When you run Get on a folder (aka project) in VSS Explorer, you’re presented with these options:
(if you don’t get this dialog, try holding Shift)
Most of the options are obvious, but not “build tree” — at least not to me. The online help explains it thusly:
Projects only. Overrides the working folders for the subprojects in a recursive operation and builds a project tree on your local computer that mirrors the database project organization. Working folder settings for individual subprojects are ignored. This option is available only when you select the Recursive check box.
Decent explanation — but if frequent customer inquiries are any guide, it would really benefit from a concrete example. Luckily, Patrick McCormick gave a great one last time the question came up. I’ve dressed it up with screenshots for added clarity. Let’s start with a simple database.
If I run Get on the root ( $/ ), “build tree” will ensure that the file structure created on disk looks the same.
Ordinarily, the “build tree” checkbox is not necessary to get this result. However, it’s possible to set explicit working folders in SourceSafe. Working folders might point to completely different locations on disk. If you previously worked with our two WindowsApplications separately it’s not likely they map to sibling folders (unless you were very careful). Moreover, if you normally use the Visual Studio IDE, you would never notice because VS uses its own “bindings,” not the mappings from VSS Explorer. Thus, you might have inadvertently set up mappings such as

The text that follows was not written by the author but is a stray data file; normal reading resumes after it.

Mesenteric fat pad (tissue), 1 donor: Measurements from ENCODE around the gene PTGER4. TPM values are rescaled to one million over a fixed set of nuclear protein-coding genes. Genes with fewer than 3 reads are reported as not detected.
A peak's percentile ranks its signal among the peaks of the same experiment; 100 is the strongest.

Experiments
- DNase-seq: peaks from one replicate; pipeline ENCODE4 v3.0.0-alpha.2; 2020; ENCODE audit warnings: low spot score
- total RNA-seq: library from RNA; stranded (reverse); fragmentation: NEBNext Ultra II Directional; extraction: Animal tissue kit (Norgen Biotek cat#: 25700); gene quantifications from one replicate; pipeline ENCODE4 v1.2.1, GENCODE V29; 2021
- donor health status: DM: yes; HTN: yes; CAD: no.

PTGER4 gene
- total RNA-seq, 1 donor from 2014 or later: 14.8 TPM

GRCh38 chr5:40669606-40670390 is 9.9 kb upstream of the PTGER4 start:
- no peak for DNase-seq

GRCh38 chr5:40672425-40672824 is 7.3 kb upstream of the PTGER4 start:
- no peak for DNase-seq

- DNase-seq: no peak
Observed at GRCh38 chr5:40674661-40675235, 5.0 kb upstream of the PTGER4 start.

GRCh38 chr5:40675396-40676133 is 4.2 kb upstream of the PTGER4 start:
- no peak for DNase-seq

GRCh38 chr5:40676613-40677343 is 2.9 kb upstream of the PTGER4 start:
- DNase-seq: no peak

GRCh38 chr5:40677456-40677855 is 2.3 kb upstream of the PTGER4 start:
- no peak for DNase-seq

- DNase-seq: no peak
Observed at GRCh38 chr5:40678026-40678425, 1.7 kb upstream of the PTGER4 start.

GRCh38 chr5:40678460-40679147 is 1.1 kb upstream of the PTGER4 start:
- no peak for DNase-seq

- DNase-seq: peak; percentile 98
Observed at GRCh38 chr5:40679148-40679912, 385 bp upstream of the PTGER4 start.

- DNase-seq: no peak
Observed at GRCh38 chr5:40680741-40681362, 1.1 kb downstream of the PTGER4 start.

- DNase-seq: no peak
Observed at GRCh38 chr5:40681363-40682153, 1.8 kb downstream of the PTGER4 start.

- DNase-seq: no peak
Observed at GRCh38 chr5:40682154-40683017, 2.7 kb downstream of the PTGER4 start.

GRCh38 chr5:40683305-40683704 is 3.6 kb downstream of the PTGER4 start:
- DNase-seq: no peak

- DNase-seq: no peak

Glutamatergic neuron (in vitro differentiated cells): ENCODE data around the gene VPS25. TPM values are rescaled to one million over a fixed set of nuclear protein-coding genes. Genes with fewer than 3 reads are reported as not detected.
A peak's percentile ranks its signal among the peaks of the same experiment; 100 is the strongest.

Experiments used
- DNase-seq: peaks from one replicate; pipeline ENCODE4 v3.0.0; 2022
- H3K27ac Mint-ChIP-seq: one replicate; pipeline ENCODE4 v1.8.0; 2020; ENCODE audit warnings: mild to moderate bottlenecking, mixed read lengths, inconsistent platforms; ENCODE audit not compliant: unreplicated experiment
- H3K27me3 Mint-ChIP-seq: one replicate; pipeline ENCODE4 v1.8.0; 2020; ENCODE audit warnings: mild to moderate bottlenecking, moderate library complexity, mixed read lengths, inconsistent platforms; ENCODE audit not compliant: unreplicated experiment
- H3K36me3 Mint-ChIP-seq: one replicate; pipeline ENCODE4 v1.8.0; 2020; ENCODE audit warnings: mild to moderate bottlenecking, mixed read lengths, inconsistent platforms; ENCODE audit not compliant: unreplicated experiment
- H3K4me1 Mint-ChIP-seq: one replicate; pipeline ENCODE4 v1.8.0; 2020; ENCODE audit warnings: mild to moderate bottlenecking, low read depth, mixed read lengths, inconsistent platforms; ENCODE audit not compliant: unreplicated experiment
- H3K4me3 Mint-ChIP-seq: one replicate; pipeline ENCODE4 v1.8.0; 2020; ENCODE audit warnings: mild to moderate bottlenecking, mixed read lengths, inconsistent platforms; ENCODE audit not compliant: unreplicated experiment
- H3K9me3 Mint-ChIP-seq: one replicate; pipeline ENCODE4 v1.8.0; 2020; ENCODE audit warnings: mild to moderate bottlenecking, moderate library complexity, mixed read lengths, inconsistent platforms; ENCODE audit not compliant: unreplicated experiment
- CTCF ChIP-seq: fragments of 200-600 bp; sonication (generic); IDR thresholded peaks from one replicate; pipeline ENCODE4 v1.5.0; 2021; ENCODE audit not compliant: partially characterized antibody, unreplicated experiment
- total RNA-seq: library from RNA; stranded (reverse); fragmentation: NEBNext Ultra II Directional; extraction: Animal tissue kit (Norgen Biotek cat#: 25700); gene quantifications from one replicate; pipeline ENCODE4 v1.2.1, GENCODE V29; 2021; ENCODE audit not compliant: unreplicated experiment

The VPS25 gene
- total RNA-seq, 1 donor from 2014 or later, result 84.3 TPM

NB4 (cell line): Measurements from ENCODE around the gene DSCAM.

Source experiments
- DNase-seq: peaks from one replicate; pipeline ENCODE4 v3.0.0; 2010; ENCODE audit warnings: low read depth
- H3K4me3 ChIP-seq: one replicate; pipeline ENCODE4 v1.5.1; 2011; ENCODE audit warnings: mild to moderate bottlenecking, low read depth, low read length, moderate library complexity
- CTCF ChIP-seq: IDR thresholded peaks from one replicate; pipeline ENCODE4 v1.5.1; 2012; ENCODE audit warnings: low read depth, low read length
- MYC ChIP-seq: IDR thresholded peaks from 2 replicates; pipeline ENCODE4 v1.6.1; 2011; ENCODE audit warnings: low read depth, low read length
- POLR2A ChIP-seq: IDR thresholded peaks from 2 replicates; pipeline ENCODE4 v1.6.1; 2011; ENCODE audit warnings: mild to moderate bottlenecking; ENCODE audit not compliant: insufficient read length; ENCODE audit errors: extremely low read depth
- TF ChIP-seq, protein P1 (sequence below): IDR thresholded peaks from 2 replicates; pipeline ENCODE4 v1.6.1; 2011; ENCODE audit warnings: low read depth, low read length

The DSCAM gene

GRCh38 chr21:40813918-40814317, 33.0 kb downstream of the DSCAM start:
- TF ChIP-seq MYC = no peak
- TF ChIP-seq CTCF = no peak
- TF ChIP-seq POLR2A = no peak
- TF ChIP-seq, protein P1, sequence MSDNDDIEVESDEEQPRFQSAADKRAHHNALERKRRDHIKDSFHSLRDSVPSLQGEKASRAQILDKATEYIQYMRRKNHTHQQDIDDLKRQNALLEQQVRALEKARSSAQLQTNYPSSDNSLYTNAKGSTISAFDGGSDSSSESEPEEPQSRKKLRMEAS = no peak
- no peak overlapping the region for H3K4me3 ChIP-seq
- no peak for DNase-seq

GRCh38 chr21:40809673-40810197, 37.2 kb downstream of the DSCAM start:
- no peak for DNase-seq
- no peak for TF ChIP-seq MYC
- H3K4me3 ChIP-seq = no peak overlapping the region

$/WindowsApplication1 -> c:\users\richard\documents\WindowsApplication1
$/WindowsApplication2 -> d:\vss\WindowsApplication2
So long as you’re working with these projects independently, that’s no big deal. But if you’re fetching both of them as part of the same Get operation, there’s a good chance you intend to build them together, which means their relative path becomes important. That’s the scenario “build tree” intends to enable.